Speckled Easter egg cookies recipe

Posted in Recipes, Easter.

Just when you think you’ve seen enough chocolate for one weekend, a plate full of egg shaped bickies are still the perfect afternoon tea! 

I’m no cookie decorator, but these chocolate icing covered speckled Easter egg cookies are easily achieved in your own kitchen – and with a little piping practise, they’re picture perfect.

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  • Prep time : 1 hr 15 mins
  • Cooking time : 10 mins

Speckled Easter egg cookies ingredients

  • For the cookies:
  • 125g butter
  • 1 cup caster sugar
  • 2 cups plain flour
  • 1 egg
  • 3 tablespoons good quality cocoa
  • For the royal icing:
  • 2 egg whites
  • 2 teaspoons lemon juice
  • 3 cups + 2 tablespoons sifted icing sugar
  • food colouring
  • water
  • Equipment:
  • piping bags, piping tip, egg shaped cookie cutter, new toothbrush


  • In a food processor or electric mixer, place the butter and sugar in the bowl and blitz for around 10 seconds until it has creamed together.
  • Add the flour, egg and cocoa to the bowl and blitz until the mixture resembles fine bread crumbs and just starts to stick together.
  • Turn the mix out onto a lightly floured bench. Bring together in a disc shape, wrap in cling film and refrigerate for an hour.
  • Meanwhile, preheat the oven to 180°C. Line two trays with baking paper.
  • Split the disc in half. Working with one half at a time, on a lightly floured bench roll the dough out until around 5mm – 1cm thick. Carefully cut shapes with your cookie cutter and place on prepared trays.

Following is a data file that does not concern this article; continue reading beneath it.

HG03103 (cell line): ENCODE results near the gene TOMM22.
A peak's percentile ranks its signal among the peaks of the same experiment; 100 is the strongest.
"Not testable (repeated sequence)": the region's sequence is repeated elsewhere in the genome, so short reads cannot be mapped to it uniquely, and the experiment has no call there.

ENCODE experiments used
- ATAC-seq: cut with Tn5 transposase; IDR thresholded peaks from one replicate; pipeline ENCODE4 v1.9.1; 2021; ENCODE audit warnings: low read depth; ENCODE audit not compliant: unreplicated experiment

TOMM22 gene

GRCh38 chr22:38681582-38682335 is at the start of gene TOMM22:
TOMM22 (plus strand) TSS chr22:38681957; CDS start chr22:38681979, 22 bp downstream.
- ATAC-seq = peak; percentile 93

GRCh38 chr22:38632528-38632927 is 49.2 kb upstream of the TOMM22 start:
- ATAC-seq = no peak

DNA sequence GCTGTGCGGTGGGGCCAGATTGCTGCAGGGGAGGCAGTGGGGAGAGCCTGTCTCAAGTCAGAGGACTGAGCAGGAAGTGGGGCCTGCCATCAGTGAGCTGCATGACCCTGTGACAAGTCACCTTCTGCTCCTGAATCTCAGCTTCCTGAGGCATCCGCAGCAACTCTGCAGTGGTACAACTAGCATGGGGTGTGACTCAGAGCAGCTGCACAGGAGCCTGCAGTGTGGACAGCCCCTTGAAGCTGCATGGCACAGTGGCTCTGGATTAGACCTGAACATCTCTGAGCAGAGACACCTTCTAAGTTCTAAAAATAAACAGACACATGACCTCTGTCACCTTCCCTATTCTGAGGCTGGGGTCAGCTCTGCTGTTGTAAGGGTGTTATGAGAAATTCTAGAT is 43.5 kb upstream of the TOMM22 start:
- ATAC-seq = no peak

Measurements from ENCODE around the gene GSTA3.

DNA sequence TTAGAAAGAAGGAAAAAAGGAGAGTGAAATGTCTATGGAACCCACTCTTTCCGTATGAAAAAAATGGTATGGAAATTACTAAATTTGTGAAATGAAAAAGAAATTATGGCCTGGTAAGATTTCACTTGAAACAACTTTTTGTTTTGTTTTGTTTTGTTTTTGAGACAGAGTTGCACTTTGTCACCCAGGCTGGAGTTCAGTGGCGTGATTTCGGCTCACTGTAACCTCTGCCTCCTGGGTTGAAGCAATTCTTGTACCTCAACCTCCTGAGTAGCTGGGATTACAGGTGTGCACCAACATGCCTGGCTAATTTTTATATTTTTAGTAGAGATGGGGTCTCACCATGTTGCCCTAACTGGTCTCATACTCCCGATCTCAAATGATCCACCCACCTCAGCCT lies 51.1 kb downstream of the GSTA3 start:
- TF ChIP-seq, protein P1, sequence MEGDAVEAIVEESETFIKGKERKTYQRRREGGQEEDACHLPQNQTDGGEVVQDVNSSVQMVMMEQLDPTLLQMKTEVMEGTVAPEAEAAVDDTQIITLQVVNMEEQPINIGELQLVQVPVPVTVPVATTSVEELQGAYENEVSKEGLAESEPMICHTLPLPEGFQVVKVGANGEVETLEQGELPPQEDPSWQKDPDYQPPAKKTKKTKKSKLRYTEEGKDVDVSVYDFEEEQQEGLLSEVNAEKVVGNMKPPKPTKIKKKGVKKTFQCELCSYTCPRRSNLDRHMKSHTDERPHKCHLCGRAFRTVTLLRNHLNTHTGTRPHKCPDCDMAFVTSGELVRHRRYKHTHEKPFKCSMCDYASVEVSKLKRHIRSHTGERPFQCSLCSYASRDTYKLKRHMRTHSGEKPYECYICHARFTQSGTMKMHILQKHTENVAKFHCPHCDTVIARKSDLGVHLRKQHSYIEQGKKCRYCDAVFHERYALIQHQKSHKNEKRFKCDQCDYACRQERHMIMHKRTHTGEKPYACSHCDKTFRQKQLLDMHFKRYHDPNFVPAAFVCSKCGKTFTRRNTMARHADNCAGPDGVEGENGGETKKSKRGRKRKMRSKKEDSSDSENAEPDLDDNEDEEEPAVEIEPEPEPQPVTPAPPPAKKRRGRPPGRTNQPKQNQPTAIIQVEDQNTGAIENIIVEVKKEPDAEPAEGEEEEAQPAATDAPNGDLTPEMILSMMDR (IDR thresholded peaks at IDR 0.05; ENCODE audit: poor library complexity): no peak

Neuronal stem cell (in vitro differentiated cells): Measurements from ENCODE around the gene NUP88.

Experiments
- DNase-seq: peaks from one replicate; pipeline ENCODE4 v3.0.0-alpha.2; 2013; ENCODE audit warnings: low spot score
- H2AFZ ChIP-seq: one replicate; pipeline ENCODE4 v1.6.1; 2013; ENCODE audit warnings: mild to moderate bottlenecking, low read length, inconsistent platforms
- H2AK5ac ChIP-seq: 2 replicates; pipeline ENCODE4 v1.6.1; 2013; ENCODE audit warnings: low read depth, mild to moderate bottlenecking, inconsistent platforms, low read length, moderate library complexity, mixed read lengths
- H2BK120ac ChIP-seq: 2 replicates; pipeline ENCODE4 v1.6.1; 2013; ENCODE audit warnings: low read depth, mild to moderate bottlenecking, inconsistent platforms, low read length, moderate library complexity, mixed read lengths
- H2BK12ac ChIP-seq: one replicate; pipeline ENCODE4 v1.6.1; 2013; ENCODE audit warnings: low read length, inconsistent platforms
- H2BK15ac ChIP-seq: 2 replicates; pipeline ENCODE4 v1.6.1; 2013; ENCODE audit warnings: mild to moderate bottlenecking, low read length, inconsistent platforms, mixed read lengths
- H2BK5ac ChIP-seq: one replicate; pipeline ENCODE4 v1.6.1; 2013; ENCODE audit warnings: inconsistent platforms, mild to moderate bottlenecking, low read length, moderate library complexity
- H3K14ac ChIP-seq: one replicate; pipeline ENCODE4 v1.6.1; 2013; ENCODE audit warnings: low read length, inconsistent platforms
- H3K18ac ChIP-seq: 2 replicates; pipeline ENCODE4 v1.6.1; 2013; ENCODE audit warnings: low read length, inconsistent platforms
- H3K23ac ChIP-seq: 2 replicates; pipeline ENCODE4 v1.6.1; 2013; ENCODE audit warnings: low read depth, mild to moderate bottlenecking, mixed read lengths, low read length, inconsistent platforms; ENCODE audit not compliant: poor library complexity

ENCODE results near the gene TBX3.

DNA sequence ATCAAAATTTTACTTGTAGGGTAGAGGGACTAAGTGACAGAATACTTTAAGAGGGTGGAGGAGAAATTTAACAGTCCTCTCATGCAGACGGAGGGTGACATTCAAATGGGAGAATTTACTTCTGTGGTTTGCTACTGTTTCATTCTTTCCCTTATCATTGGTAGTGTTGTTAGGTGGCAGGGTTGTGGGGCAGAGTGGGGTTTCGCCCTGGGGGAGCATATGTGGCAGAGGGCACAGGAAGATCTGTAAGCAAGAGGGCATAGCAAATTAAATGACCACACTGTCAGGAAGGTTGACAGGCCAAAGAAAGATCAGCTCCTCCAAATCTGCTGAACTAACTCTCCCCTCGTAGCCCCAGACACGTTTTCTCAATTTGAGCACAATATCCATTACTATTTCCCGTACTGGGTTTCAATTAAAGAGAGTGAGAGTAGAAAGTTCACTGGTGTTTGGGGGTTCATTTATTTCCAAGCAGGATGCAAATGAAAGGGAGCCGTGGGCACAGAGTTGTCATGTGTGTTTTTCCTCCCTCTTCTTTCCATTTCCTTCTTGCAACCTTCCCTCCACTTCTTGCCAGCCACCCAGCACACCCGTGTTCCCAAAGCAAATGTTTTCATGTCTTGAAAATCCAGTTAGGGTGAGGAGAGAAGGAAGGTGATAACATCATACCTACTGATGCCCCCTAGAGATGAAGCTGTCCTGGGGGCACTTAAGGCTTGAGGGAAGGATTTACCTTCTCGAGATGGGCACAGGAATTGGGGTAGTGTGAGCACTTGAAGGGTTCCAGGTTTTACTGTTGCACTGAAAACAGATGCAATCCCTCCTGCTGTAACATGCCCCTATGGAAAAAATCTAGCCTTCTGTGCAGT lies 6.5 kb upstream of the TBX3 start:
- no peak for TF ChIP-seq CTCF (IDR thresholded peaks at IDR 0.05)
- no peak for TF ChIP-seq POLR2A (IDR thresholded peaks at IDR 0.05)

• Cooking time will depend on the size of your biscuit. Typically biscuits will need somewhere between 5 to 10 minutes. They’re done when they start to darken on the edges. Just keep an eye on them! Let cool completely on a wire rack.
  • Whisk together the egg whites and lemon juice.
  • Gradually add the sifted icing sugar and whisk until combined and smooth.
  • Divide the royal icing mixture between two bowls and colour accordingly. Add enough water to each (teaspoon by teaspoon) to get a near ‘flooding’ consistency. (See note.)
  • Fill your piping bags, fitted with a tip and begin piping egg shapes on to the surface of your biscuit. Be careful not to put your finger in the piped icing when moving biscuits (easier said than done). Let dry on a rack for at least an hour so it can harden.
  • To make the speckle, in a small bowl combine the two tablespoons of icing sugar, a squirt of food colouring and a little water. You’re looking for quite a thin consistency. Dip your clean, preferably new toothbrush in and running your finger along the bristles, flick specks of icing on to the biscuits. Leave to dry, then enjoy!


  • ‘Flooding consistency’: This is a thinner, runnier icing that fills in (or ‘floods’) an area.
  • Note for beginner icers! Persevere during the icing steps of these biscuits – remain strong through the shaky first half a dozen while you get your technique right and I promise they’ll come together in the end. And remember, even the less than perfect looking biscuits will taste delicious!
  • This cookie dough comes together really easily in a food processor, or you could also use an electric mixer.

Browse our recipe section for more great meals and treats to try.


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